past relevant work
Their ongoing Here to Stay project is a series of large-scale outdoor mobile projections that address themes of gentrification, displacement and community resilience in NYC's Chinatown. Artwork based on oral histories and photography and video created in community-led workshops are incorporated into photo and video montages that are projected onto buildings and public landmarks in Chinatown and the Lower East Side.
Check out their website to learn more about the project and the other work they have done.
Tomie Arai is a public artist who collaborates with writers, architects, historians, curators, and local communities to create work that explores the rich cultural diversity of the Americas. The stories of displaced and dislocated communities across the globe form the basis for Arai's collaborations with activists and cultural organizations. These collaborations use public art, prints and installations as forms to address Arai's cultural specificity as an Asian American and broader issues of race, gender and cultural equity. Her collaboration with the Museum of Chinese in America, “Archeology of Change: Tales of Gentrification in NY Chinatown” was funded by the AWGC in 2010 and in 2012. She has designed permanent public works of art for the NYC Percent for Art Program, The San Francisco Arts Commission, the MTA Arts for Transit Program, the NYC Board of Education and the US General Services Administration Art in Architecture Program. Her latest public commission will be an architectural glass mural for the new Central Subway Station in San Francisco Chinatown, sponsored by the SFMTA.
ManSee Kong pursued video and film as an organizing tool and means to share the struggles and stories of marginalized communities. She explores themes of migration, loss, and displacement in relation to issues of gentrification, immigration, and social and economic inequities. She continually seeks to evolve her filmmaking skills with interactive, collaborative, and community-driven multimedia methods to share stories that disrupt conventional narratives in support of social movements. Current directorial projects include a feature documentary about Pvt. Danny Chen, a 19 year-old who died after being racially and physically hazed by fellow soldiers during his deployment in Afghanistan, and “Chinatown Tenant Stories”, a video series about gentrification and displacement through the voices of low-income immigrant residents of Manhattan Chinatown.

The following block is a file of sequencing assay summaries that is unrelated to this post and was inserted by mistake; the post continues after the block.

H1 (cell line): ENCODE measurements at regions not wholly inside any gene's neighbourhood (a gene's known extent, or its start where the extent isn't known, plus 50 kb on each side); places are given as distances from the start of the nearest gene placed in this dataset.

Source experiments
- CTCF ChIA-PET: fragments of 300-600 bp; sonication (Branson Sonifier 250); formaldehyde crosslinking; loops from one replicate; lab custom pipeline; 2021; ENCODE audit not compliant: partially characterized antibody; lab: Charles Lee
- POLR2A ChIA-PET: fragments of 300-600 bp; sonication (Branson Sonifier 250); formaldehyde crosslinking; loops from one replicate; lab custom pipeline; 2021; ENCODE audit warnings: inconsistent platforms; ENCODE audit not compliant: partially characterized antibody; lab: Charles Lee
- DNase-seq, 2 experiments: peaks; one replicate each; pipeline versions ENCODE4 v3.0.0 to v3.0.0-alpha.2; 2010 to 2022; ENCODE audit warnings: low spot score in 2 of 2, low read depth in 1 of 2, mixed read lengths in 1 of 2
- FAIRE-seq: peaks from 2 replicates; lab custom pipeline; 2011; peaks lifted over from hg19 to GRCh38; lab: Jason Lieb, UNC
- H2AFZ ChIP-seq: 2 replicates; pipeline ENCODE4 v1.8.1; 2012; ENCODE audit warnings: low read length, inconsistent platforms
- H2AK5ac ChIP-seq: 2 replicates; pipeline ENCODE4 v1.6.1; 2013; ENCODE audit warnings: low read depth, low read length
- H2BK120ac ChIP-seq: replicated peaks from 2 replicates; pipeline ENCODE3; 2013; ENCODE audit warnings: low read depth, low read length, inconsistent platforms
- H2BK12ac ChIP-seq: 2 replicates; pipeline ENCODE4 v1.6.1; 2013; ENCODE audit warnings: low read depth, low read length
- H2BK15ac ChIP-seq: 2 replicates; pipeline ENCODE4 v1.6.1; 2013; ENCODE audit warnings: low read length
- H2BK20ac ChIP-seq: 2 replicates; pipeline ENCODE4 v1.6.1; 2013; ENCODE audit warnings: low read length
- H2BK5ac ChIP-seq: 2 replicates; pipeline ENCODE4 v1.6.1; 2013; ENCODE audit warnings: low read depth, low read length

Betty Yu is a multimedia artist, filmmaker, educator and activist raised in Sunset Park, Brooklyn to Chinese immigrant parents. Ms. Yu's documentary “Resilience” about her garment worker mother fighting sweatshop conditions, screened at national and international film festivals including the Margaret Mead Film and Video Festival. Yu’s multi-media installation, “The Garment Worker” was featured at Tribeca Film Institute’s Interactive. She worked with housing activists and artists to co-create "Monument to Anti-Displacement Organizing" that was featured in the Agitprop! show at Brooklyn Museum. Betty was a 2012 Public Artist-in-Resident and received the 2016 SOAPBOX Artist Award from Laundromat Project. Betty recently won the 2017 Aronson Journalism for Social Justice Documentary Award for her film, "Three Tours" Ms. Yu holds a BFA from NYU's Tisch School of the Arts and a MFA in Integrated Media Arts from Hunter College. Betty is also an adjunct professor at various colleges, teaching new media, art and video production. In addition Betty Yu sits on the boards of Third World Newsreel and Working Films, two progressive documentary film organizations.
Liz Moy is an artist and activist from Chinatown, New York. She holds a BFA in Studio Art from NYU Steinhardt and is passionate about the intersection of gentrification and cultural production.
Anna Ozbek is a filmmaker, multimedia journalist, educator, projectionist, and activist based in New York City. She is currently working on a project that explores the relationship between cultural memory and revolutionary activism through the lives of a group of Marxist student organizers in late 1970s Turkey. Her video work has appeared on CNN, Global Post, National Geographic, and Democracy Now!. She holds a BA from the University of Washington and is currently completing her MFA at Hunter College.